July 28 roundup

by Walter Olson on July 28, 2011

  • Wild hypotheticals were grist for complaint: “Widener law professor cleared of harassment charges” [NLJ, earlier here, here, here]
  • Ninth Circuit: Facebook didn’t breach user’s right to accommodation of mental disability [Volokh]
  • House Judiciary hearing on litigation and economic prosperity [Wajert]
  • “University of Michigan to stop worrying about lawsuits, start releasing orphan works” [Cory Doctorow, BoingBoing]
  • PBS airs “The Story Behind Wacky Warning Labels” [Bob Dorigo Jones]
  • Fifth Circuit “candy cane” religion-in-schools case controversial among conservatives [David Upham, NR Bench Memos]
  • Great moments in public records law [Cleveland Plain Dealer, earlier related]

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“The Mess at Widener Law School”
08.22.11 at 12:33 am

{ 3 comments }

1 Hans Bader 07.28.11 at 12:59 pm

The professor was cleared of racial harassment charges, but then found guilty of “retaliation” for his indignant reaction to the charges.

Overlawyered previously discussed the way “retaliation” lawsuits and charges can violate free-speech rights here:

http://www.overlawyered.com/2006/06/a_license_to_complain.html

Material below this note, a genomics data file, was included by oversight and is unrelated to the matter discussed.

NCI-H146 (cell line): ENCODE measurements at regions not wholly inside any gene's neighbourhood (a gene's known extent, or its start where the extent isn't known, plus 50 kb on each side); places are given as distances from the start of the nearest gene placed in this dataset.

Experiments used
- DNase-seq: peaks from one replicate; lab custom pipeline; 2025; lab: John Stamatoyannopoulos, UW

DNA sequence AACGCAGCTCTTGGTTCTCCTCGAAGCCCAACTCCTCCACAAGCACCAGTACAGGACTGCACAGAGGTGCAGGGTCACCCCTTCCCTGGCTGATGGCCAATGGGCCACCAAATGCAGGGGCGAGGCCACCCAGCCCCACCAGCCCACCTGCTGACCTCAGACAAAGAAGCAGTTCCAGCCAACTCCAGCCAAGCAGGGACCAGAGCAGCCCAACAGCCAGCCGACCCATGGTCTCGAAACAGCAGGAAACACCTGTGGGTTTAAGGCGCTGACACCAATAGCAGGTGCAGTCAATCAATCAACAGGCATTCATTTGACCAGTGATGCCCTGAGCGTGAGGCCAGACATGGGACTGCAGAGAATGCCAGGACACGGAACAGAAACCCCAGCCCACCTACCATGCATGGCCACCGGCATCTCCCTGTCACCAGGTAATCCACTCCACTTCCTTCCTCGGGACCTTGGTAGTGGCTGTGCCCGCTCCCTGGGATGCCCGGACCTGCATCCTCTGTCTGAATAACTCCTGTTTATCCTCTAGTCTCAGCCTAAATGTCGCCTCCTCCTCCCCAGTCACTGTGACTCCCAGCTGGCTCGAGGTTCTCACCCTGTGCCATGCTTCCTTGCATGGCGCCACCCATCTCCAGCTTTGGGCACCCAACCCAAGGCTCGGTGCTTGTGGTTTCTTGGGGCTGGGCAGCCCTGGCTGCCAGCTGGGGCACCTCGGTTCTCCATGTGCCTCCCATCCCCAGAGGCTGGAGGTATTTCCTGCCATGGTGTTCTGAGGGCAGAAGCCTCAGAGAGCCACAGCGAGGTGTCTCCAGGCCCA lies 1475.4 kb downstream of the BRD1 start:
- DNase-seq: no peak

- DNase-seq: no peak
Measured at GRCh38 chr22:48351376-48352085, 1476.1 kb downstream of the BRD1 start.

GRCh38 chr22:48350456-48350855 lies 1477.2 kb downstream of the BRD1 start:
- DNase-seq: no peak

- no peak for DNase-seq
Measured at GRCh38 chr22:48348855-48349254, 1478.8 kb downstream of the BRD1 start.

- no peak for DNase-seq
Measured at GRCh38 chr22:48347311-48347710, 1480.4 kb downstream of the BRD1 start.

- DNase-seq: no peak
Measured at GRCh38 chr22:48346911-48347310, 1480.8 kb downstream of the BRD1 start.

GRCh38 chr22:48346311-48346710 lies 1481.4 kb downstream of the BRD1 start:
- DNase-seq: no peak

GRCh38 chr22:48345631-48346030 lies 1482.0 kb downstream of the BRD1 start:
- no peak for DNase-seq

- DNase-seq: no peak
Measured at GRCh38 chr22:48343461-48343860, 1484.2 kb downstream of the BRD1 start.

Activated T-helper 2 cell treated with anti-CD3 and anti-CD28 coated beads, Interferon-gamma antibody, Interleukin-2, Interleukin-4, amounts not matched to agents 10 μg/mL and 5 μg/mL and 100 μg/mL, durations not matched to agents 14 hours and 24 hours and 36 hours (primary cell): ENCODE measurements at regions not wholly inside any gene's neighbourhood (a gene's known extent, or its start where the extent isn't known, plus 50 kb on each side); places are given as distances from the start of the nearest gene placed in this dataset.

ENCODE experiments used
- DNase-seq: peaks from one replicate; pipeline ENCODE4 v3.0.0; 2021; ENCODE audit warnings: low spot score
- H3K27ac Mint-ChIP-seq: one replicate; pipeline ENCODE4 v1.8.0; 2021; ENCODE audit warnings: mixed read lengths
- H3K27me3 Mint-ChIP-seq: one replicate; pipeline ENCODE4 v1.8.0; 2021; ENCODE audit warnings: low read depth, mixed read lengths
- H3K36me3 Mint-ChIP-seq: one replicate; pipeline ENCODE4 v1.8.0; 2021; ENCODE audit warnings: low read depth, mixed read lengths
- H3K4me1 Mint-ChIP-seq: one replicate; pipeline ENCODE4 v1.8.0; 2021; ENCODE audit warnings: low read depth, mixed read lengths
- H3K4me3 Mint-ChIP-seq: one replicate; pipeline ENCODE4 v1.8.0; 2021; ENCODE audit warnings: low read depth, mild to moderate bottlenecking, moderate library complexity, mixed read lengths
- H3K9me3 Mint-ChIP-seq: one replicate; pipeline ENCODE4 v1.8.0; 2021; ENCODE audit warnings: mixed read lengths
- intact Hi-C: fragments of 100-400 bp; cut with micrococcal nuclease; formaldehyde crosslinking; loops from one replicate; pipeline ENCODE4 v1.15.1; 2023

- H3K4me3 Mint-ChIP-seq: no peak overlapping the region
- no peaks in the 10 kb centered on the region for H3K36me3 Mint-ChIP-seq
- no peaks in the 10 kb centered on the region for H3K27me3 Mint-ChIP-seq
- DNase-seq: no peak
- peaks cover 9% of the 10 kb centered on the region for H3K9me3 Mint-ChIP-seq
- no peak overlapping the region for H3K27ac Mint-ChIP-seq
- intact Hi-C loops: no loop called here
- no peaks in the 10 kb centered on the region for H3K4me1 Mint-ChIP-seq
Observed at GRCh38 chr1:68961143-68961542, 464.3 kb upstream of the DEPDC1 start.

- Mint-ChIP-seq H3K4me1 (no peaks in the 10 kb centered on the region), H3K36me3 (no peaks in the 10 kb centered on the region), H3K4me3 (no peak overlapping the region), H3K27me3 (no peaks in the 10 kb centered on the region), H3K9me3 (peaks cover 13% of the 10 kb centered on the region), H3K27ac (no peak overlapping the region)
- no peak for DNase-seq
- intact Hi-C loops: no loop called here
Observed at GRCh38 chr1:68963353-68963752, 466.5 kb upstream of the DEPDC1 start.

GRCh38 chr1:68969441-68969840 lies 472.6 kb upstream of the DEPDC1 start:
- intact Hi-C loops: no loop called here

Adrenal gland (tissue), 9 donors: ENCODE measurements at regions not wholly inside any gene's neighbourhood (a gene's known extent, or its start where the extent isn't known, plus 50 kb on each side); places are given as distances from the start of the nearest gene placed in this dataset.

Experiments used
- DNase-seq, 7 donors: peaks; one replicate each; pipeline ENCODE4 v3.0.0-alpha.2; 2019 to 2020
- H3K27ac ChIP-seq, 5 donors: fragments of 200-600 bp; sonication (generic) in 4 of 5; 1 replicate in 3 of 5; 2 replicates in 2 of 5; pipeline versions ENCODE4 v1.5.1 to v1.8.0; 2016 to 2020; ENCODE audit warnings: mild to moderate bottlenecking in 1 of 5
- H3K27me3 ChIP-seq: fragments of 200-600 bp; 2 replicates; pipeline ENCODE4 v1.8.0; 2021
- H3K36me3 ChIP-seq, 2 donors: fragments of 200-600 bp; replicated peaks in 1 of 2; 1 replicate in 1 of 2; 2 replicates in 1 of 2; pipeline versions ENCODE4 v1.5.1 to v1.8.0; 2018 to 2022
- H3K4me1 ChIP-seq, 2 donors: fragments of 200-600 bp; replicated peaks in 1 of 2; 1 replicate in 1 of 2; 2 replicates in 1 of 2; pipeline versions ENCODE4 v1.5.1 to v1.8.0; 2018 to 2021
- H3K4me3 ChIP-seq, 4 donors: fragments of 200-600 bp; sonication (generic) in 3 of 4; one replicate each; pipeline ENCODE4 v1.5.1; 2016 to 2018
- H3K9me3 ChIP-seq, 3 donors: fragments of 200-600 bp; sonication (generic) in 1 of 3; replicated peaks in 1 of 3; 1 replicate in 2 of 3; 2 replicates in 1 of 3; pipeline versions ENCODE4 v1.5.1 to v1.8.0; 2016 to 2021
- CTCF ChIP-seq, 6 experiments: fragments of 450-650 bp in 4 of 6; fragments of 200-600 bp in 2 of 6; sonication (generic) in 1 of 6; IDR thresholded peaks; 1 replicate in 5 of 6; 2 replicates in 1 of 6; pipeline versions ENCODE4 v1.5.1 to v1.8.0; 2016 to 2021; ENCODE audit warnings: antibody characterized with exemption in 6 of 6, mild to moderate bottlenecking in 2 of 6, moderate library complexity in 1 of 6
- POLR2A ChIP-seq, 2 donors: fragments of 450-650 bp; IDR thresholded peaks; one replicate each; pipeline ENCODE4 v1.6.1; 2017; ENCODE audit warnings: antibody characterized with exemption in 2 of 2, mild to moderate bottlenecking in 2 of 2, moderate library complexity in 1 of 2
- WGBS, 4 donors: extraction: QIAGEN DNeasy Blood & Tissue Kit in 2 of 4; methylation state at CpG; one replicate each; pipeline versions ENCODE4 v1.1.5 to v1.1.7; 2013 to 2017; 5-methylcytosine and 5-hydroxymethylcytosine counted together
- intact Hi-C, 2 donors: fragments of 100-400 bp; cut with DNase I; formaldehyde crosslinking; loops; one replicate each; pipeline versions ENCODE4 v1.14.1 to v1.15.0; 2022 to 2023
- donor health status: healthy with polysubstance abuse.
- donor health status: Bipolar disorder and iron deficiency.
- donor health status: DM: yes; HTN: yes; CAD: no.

Here is a Supreme Court case illustrating that freedom of speech and petition protects some so-called “retaliation” against liability:

http://www.law.cornell.edu/supct/html/01-518.ZS.html

2 William Nuesslein 07.29.11 at 5:55 am

The retaliation charge against the professor looks an awful lot like the Martha Stewart prosecution in that if you can’t get a citizen on a substantial charge, just twist the law to allow a conviction based on presumed guilt of a substantial charge. The harassment charge must have been really weak as racially tinged disputes quickly become irrational. Remember Mario Cuomo’s reaction to the ridiculous Tawana Brawley claim and the reaction of the Duke University to Crystal Magnum’s charges against Duke students.

3 Melvin H. 08.03.11 at 5:49 am

With regard to the Facebook situation with accommodation for mental disability: Could a smart lawyer invoke DMCA section 230 to try to knock down ADA lawsuits against either content providers and/or service providers? (For that matter, could such a strategy have been used in the Target.com case?).

Failing that, what about using a reverse ADA-discrimination defense, such that to accommodate under many circumstances may/would discriminate against the non-disabled users of the site or provider?

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